In Part 1, we looked back through history at the origins of sweet tea in colonial America during the buildup to the Revolutionary War.

The Whiskey Rebellion

Fast forward twenty years, and a new kind of tax began to plague the young country. Alexander Hamilton wanted to impose a “sin tax” on whiskey and other distilled spirits. This excise tax did not sit well, especially with those living in the western frontier. The rebels’ primary issue with the tax was that it was levied on people who would not benefit from it, which they argued was the exact reason they’d just fought the Revolutionary War. Many of those who would be subjected to the tax were veterans in that same war.

In the western frontier of Appalachia, they were still attempting to secure their autonomy by resisting centralized government. Some states had repaid their war debt, and they did not understand why they should be burdened with the unpaid debts of other states.

Although there are accounts that portray the Whiskey Rebellion as being confined to western Pennsylvania, there was opposition to the whiskey tax in the mountainous counties of every other Appalachian state. The whiskey tax went uncollected throughout the frontier state of Kentucky, where no one could be convinced to enforce the law or prosecute evaders.

In 1792, Alexander Hamilton advocated military action to suppress violent resistance in western North Carolina, but Attorney General Edmund Randolph argued there was insufficient evidence to legally justify such a reaction. At Braddock’s Field, there was talk of declaring independence from the United States and of joining with Spain or Great Britain. The agitators modeled their actions to mirror the tea tax protests of the American Revolution.

Drink Up

The uncanny parallels between tea’s controversial early history in this country and the lore surrounding home-brewed whiskey reveal an underlying sense of justice that has proven to be such a universal facet of the American identity. In the South, this spirit lives on, not only in beverages, but also in strict adherence to tradition. Whether you’ve got a tooth that begs for some sweet tea or you’ve got a hankering for some ‘shine, just remember you may be yearning for something more than just a nostalgic thirst-quencher. And, if you really want to celebrate Southern heritage, mix the two for a delight that just might get your own rebellious spirit moving.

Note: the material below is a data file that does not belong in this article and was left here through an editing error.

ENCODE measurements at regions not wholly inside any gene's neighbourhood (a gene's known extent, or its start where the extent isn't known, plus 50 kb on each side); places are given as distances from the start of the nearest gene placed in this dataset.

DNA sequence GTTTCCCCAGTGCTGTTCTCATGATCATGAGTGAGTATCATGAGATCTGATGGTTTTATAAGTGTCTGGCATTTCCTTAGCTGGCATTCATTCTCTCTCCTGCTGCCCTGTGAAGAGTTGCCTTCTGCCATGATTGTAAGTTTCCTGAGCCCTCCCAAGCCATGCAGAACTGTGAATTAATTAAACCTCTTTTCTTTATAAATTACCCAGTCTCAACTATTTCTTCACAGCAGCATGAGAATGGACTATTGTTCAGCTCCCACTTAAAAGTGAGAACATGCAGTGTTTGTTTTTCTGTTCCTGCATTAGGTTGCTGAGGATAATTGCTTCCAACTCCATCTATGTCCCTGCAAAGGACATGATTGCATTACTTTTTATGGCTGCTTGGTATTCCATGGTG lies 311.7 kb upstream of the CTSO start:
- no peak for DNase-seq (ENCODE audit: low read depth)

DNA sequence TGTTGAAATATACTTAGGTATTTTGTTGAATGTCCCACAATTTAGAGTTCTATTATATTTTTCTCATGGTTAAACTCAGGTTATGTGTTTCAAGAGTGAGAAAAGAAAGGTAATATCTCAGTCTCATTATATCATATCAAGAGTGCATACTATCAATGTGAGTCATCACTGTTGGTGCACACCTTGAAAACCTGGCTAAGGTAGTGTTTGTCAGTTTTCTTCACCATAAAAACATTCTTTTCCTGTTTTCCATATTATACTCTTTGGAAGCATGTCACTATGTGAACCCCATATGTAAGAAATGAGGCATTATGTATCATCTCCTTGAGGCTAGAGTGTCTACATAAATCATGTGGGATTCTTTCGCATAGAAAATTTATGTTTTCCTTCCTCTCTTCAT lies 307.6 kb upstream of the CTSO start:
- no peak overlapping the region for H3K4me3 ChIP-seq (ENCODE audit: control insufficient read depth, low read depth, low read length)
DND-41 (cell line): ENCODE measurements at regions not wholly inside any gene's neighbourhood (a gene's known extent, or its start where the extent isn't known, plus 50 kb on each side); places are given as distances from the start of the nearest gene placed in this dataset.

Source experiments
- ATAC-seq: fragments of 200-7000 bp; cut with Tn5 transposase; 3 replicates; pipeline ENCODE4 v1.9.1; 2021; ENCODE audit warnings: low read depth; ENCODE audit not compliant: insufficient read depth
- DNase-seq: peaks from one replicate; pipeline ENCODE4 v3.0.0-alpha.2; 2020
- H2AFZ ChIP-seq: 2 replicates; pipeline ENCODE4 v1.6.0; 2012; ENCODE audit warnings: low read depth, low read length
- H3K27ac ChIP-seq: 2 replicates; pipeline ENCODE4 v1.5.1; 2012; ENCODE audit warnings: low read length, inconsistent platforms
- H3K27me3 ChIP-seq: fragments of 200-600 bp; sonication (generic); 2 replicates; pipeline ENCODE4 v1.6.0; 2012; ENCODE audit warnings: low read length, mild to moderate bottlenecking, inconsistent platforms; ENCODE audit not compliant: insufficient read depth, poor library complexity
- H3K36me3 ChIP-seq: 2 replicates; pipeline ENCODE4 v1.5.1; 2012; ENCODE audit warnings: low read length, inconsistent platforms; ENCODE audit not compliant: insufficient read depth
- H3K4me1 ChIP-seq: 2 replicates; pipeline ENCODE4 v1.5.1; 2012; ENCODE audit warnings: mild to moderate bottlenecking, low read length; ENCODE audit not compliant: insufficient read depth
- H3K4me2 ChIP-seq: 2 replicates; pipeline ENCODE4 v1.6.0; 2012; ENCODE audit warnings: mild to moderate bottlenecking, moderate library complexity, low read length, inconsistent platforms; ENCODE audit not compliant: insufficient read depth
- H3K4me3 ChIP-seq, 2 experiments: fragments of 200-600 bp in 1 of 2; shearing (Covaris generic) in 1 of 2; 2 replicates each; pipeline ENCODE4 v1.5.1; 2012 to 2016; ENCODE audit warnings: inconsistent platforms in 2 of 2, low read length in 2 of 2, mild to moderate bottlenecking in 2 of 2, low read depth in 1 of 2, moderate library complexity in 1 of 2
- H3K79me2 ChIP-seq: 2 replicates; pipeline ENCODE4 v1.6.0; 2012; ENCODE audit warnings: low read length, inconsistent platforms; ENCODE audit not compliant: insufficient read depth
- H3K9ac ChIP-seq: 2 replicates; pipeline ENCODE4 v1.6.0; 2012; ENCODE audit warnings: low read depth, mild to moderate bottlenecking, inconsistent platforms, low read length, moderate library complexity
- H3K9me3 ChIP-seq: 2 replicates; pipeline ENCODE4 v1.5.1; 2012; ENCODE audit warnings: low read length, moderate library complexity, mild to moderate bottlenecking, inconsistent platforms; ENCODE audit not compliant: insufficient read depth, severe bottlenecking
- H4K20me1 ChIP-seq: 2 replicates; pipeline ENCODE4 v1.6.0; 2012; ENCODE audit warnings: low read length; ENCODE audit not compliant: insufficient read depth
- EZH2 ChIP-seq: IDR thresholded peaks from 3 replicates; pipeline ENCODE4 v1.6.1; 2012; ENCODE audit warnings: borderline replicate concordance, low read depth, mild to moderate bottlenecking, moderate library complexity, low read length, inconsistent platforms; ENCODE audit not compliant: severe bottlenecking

Sources for Parts 1 and 2

Stradley, Linda. “Iced Tea History-Sweet Tea History” What’s Cooking America.

History of Tea: USA” Great Atlantic and Pacific Tea Company. 25 February 2004.

American Tea Culture.” Wikipedia.

Wees, Beth Carver. “Coffee, Tea, and Chocolate in Early Colonial America.” Heilbrunn Timeline of Art History. October 2003.

Smith, George A. “Americans with Attitudes: Smuggling in Colonial America. 06 December 2011.

Whiskey Rebellion.” Wikipedia.

Kristi Clouse
Kristi Clouse Kristi and her children, Nikki and Barrett, enjoy traveling locally to find great, relatively unknown dining establishments. She considers herself a connoisseur of greasy spoons, hometown diners, and various other holes in the wall.